Posts Tagged “citrus production”
A decline in U.S. citrus production land shipments during the next decade is predicted by the USDA, while increases with items such as nuts will increase.
Citrus production is projected to decline slowly over the ten-year projection period, according to the USDA’s Agricultural Projecions to 2018.
U.S. citrus production will decline from 16.07 billion pounds in 2019 to 14.7 billion pounds in 2028, the agency said.
“The expected declines stem from the loss of bearing acreage in Florida and the continued spread of citrus greening, a citrus disease spread by insects for which no cure currently exists and which has the potential to threaten the entire citrus industry,” the report said. “Declines in citrus production are projected to be offset by increases in noncitrus production.”
Meanwhile, the USDA reported expanding acreage of tree nuts in response to rising demand will boost production and tree nut output will continue to grow over the next ten years.
U.S. fruit, nut and vegetable production farm value is projected to grow 2.7 percent annually for the next decade.
The USDA said estimated total farm value of fruits, nuts, and vegetables will reach $68.2 billion by 2028, up from $53.9 billion in 2019.
According to the report, fruits contribute roughly 43 percent of the total value, tree nuts account for 18 percent, and vegetables nearly 40 percent.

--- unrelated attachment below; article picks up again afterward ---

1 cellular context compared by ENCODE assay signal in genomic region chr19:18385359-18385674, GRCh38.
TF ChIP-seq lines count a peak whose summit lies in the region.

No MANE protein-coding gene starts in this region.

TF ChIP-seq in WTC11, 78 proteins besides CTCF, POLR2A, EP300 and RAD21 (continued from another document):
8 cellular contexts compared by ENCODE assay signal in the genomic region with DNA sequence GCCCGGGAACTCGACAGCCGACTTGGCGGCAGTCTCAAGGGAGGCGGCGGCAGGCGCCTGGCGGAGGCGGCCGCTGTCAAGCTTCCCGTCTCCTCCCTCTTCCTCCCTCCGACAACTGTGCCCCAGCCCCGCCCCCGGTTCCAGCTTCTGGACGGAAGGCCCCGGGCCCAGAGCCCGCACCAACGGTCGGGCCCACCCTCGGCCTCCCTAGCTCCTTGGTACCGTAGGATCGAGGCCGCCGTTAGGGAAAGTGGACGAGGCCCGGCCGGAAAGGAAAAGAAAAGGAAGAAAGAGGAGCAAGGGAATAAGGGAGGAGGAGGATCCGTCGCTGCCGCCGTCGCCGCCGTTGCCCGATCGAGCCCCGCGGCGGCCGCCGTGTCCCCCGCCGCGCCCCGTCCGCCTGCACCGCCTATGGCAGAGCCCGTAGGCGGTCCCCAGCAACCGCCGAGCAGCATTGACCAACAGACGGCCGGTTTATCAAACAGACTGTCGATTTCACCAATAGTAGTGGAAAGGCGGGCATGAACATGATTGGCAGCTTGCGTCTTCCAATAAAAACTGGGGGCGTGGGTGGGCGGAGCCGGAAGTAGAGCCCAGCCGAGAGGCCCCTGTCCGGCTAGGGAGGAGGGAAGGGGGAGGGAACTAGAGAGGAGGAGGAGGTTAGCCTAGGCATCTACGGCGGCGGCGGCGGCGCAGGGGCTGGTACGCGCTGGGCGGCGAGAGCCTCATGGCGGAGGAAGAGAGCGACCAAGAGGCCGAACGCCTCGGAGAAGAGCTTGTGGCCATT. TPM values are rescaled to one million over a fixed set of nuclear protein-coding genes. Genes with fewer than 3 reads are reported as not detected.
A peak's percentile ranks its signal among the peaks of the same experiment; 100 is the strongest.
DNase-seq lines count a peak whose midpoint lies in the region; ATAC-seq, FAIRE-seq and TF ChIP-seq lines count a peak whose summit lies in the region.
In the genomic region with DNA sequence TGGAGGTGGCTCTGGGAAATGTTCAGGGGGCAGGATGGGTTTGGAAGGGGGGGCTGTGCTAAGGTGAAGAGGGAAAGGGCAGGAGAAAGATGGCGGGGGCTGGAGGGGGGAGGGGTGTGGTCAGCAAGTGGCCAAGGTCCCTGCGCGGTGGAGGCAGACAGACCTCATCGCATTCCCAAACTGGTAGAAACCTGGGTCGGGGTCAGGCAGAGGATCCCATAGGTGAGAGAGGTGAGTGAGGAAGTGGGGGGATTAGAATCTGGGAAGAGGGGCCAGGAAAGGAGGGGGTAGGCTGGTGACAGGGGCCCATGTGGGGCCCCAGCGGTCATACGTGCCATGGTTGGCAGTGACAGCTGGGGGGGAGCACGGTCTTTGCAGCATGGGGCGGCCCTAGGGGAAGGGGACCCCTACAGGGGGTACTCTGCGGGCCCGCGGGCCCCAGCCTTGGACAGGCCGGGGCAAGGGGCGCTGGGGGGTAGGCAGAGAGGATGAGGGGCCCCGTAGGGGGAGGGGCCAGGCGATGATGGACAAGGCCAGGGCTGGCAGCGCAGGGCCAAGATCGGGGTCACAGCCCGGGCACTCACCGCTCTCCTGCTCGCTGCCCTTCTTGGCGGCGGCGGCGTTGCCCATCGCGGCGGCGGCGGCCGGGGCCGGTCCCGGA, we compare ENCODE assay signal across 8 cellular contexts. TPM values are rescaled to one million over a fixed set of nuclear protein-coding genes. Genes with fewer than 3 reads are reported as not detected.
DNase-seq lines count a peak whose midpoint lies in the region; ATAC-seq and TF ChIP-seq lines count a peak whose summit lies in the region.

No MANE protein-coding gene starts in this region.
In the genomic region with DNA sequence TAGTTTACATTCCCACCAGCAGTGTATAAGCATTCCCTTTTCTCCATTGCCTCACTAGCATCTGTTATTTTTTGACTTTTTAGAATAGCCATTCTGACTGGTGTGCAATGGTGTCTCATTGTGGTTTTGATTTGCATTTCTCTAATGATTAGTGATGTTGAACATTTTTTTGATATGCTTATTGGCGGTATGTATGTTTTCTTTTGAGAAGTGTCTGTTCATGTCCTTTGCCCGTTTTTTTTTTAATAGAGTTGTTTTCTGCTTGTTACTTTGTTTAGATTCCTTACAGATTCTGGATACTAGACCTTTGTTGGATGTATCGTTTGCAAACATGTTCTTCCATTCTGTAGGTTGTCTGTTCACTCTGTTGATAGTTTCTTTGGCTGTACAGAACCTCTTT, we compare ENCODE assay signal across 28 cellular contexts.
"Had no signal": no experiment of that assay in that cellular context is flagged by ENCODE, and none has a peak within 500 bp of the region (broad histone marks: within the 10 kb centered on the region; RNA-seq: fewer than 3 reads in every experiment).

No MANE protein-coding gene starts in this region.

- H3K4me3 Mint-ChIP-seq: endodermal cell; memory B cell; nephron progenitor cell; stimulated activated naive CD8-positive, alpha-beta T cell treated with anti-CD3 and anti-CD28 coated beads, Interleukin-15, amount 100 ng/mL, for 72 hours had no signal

Measured by farm weight, the USDA said production of fruit and tree nuts, and vegetables, are projected to rise at an annual growth rate of 0.52% and 0.54 percent per year, respectively.
The USDA said:
- Overall fruit and tree nut production is expected to reach roughly 63 billion pounds in 2028;
- The value of farm production of fruit and tree nuts is projected to grow at roughly 2.7 percent annually, with tree nuts expected to grow 3% per year, citrus at just under 3 percent, and noncitrus at 2.5 percent per year;
- Over the next 10 years, the shares of vegetable production for fresh use and processing are expected to remain at current levels, according to the USDA;
- Fresh use is expected to account for roughly 28% of total vegetable production while processed vegetables are projected to make up about 30% of total production;
- U.S. fresh vegetable production is projected at 39.5 billion pounds in 2019, and is predicted to rise slightly to 39.8 billion pounds in 2028;
- U.S. noncitrus fruit production will grow from 37.6 billion pounds in 2019 to 40.3 billion pounds in 2028;
- U.S. tree nut production will rise from 6.8 billion pounds in 2019 to 8.3 billion pounds in 2028; and
- U.S. potato production will grow from 46.1 billion in 2019 to 47.4 billion pounds in 2028.
WASHINGTON – The U.S. Department of Agriculture (USDA) recently announced the availability of $22 million in grants to help citrus producers fight Huanglongbing (HLB), commonly known as citrus greening disease. This funding is available through the Specialty Crop Research Initiative (SCRI) Citrus Disease Research and Extension Program (CDRE), which was authorized by the 2014 Farm Bill and is administered by USDA’s National Institute of Food and Agriculture (NIFA).
“Since 2009, USDA has committed significant resources to manage, research and eradicate the citrus greening disease that threatens citrus production in the United States and other nations,” said Agriculture Secretary Tom Vilsack. “Thanks to the continued, coordinated efforts between growers, researchers, and state and federal government, we are getting closer every day to ending this threat. The funding announced will help us continue to preserve thousands of jobs for citrus producers and workers, along with significant revenue from citrus sales.”